During the panel at the IBM PC 20th event, moderator Brent Schlender asked me to talk about the ramifications of IBM printing a commented listing of the PC's BIOS code in their technical reference manual, since I had told him before the panel that I felt it was an important thing. I felt that the way it was presented made it clear developers should use it to learn how to work with the new machine. The book came in a purple binder (the early IBM PC software also came in similar cloth-covered binders, each with its own color). As Ray Ozzie commented in the discussion that followed, "All you needed was the PC, your external disk...and the two books, the DOS technical reference and that purple PC technical reference, and it was a sense of freedom...as a programmer." You can read what we said (more or less) in Microsoft's transcript of the panel. (Search for "important thing".)
Upon hearing about this for the first time at the event, Patrick Houston, Editorial Director of ZNet AnchorDesk, wrote a piece entitled "Why we should hail IBM's ode to open source -- the Purple Book". Many people commented on it, including some giving their remembrances from using the book.
While researching the article, he asked me in an email whether the book was the ultimate historical validation of the GPL and open source. I responded:
The "Purple Book" had a listing of a ROM. You could not change it, you could just inspect it to learn how it worked, how to interface with it, what it's bugs are, etc. That's ONE of the benefits of open source (one that the GNU people have said is very important for some time now, and is what the copy protection people want to criminalize...), but since it was a "Read-Only Memory", you couldn't make derivatives, like GPL-licensed things are expected to let you, to replace it in the same way (but you could in your code, sort of, but not for others). It does, though, speak to the importance of as much deep information for the developer as possible, which open source does give. At the event, I pointed to the "geek readability" of XML interfaces (as opposed to binary interfaces) as one of their benefits. The more information a developer has, the easier it is to get things to work properly, or soonest, or most effectively.
So, it is a partial validation -- of the part Microsoft is sort of giving in to for some developers [for "select" customers]. One reason Microsoft has been so successful has been their catering to developers in other ways, with lots of documentation, tools, working samples, etc. The more readable stuff is available to ***all*** developers, the better, if you think two guys in an attic or one kid in a dorm room may come up with the next big thing (like VisiCalc, Napster, Dell, etc.).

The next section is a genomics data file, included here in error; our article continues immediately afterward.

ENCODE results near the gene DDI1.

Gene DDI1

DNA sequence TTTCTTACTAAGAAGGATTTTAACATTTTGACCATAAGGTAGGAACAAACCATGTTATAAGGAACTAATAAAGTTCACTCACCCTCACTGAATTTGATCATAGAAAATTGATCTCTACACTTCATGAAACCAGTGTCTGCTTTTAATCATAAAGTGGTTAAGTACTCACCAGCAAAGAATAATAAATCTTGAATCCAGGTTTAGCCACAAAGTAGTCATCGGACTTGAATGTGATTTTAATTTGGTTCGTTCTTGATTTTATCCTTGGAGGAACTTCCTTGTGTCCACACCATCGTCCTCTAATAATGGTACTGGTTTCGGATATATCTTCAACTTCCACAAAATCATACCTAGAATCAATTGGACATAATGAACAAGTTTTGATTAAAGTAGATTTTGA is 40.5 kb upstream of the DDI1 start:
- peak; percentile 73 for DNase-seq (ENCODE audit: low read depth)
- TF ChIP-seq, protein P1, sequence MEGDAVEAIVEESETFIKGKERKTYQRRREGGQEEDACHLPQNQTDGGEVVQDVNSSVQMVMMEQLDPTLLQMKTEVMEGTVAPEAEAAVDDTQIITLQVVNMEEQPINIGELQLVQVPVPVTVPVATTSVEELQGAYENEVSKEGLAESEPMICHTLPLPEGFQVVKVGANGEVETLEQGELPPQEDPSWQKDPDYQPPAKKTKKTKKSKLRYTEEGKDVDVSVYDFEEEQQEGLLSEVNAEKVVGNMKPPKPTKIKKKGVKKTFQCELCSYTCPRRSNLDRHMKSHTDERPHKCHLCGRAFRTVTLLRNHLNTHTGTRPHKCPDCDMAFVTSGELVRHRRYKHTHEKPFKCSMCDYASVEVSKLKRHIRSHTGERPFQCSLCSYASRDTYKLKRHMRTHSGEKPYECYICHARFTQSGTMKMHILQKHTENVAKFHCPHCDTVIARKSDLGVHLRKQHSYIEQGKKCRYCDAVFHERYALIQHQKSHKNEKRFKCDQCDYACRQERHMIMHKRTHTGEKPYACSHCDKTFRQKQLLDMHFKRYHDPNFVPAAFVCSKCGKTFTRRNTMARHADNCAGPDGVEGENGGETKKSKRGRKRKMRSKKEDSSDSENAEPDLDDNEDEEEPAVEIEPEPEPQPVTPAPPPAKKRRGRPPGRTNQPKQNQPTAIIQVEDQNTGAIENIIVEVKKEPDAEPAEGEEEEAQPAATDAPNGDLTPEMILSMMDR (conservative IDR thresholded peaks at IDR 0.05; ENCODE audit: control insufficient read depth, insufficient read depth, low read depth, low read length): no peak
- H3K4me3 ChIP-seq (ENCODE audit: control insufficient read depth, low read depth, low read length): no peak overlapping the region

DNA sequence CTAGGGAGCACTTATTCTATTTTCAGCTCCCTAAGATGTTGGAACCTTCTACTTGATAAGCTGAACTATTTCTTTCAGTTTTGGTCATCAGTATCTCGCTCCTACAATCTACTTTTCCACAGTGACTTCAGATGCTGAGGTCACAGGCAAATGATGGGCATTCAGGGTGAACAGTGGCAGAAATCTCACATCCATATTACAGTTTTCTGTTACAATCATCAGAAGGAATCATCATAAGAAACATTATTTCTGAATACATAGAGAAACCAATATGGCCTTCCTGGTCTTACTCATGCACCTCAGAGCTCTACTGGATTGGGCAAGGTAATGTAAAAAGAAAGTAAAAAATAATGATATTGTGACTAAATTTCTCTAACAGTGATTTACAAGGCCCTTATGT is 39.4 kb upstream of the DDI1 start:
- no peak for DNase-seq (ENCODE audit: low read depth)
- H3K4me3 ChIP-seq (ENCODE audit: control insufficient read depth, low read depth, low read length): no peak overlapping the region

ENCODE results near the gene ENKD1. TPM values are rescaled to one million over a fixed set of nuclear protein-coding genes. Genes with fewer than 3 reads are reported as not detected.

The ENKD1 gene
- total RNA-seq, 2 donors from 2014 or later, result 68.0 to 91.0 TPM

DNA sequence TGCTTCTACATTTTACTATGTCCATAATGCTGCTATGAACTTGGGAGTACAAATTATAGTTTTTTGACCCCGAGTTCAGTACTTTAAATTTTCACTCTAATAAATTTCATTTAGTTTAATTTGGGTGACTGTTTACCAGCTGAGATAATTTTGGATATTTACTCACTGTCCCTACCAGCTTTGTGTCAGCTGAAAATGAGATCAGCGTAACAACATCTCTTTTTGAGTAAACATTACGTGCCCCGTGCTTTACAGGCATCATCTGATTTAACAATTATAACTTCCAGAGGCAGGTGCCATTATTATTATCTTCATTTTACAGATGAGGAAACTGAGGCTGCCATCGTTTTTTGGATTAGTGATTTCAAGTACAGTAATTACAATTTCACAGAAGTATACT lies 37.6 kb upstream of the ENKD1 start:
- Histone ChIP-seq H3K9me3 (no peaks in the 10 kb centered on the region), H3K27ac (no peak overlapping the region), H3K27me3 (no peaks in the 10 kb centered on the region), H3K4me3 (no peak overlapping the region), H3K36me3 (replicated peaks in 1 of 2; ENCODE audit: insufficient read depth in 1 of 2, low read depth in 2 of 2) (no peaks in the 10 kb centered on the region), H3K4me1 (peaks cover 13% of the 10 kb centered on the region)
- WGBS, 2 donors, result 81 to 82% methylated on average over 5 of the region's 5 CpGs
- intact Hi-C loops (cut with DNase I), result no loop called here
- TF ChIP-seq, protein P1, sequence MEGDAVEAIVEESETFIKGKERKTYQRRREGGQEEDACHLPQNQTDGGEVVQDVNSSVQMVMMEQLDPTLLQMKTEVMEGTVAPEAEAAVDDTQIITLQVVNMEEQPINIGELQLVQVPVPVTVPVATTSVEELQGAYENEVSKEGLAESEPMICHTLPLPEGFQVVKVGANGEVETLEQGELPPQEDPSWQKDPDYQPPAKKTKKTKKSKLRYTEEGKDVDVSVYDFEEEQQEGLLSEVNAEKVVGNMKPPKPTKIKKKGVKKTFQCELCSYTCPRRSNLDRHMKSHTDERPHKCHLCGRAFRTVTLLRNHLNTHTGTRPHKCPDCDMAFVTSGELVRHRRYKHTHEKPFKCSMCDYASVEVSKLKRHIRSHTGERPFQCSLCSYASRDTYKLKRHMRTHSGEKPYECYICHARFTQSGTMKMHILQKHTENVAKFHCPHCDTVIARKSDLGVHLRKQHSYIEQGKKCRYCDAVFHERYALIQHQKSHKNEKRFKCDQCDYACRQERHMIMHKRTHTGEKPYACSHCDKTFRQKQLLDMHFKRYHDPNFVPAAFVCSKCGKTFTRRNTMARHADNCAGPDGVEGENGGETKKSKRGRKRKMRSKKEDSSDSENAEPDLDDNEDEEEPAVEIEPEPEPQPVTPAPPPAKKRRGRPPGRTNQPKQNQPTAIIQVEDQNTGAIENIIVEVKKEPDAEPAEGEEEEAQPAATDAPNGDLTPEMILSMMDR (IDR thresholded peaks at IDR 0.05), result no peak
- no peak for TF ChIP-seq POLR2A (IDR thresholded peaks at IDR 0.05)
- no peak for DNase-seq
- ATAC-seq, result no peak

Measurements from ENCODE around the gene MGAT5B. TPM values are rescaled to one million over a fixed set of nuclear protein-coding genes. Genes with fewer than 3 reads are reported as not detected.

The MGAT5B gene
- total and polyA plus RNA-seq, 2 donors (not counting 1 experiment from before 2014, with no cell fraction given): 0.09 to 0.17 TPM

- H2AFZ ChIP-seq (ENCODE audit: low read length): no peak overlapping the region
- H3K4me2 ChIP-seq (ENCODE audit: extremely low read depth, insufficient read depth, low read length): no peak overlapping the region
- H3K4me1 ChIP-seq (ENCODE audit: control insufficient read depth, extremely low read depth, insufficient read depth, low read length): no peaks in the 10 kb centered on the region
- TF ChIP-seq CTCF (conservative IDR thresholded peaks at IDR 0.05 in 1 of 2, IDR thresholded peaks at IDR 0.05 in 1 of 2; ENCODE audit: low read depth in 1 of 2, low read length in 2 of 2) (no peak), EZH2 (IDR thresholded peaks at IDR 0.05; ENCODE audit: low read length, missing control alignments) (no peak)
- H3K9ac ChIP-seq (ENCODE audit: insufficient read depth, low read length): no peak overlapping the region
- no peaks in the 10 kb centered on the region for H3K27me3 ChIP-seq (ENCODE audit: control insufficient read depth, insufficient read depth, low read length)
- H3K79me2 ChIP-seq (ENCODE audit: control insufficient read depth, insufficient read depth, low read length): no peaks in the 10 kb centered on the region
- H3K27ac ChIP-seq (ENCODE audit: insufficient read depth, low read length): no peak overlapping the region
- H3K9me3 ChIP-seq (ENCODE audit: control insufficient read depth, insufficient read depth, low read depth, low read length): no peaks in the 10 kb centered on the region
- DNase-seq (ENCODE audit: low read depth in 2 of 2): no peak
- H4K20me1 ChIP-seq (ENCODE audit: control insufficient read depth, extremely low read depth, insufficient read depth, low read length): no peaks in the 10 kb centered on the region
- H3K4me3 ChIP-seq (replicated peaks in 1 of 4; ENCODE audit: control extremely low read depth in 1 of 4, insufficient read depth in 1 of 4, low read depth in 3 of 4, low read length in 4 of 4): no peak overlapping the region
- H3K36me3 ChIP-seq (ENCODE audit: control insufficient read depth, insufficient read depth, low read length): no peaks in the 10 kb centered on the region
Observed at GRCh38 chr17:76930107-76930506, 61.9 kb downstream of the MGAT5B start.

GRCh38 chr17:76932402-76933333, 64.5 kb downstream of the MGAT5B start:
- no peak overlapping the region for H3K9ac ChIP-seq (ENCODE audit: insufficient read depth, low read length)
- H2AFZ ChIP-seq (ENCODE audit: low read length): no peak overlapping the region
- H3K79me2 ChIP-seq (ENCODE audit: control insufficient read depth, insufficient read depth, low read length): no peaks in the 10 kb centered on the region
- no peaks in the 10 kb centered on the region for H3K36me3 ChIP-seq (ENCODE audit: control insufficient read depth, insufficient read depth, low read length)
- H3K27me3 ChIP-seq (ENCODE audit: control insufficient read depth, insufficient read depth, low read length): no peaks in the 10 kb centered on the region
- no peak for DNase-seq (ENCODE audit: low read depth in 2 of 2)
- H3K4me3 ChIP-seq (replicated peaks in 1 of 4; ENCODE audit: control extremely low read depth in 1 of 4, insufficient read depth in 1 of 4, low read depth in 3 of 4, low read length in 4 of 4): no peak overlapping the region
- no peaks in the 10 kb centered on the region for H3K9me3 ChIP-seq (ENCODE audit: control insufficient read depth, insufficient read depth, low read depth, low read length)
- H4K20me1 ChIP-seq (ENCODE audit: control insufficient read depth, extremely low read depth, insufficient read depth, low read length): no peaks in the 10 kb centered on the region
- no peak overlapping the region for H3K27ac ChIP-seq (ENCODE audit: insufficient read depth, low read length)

He then asked me what I meant by "geek readable":
By "geek readable" I meant that non-programmers may not find it any more easy to read than hexadecimal, but to a programmer (or a near-programmer) you can really see what's going on without special tools specific to that particular application. XML is readable with a normal terminal program or simple text editor. Reading binary requires you knowing the specific format for that particular binary, it can't be read by itself. It's ("geek readable") a term a few of us came up with Wed night when I said that it was "human readable" and Gates made a face -- we assumed he was reacting to the incorrect impression that it was understandable by regular people, so hopefully "geek readable" or "programmer readable" conveys what I was trying to say. Many of the Internet protocols are in simple text form, like XML but more specific to a particular task, and that has helped the growth of the Internet.
Pat edited it down (with permission) for his article.
Happy Birthday, Jonathan!
Once again, my brother Jonathan's birthday rolls around. To celebrate, here are some old pictures of the two of us together that I photographed with my digital camera at a recent family reunion. As we looked through old pictures relatives brought, I just put some of them down on a table and snapped a shot. It's a lot faster than scanning (and more portable for family events).
My brother Jonathan and me about 35 and 29 years ago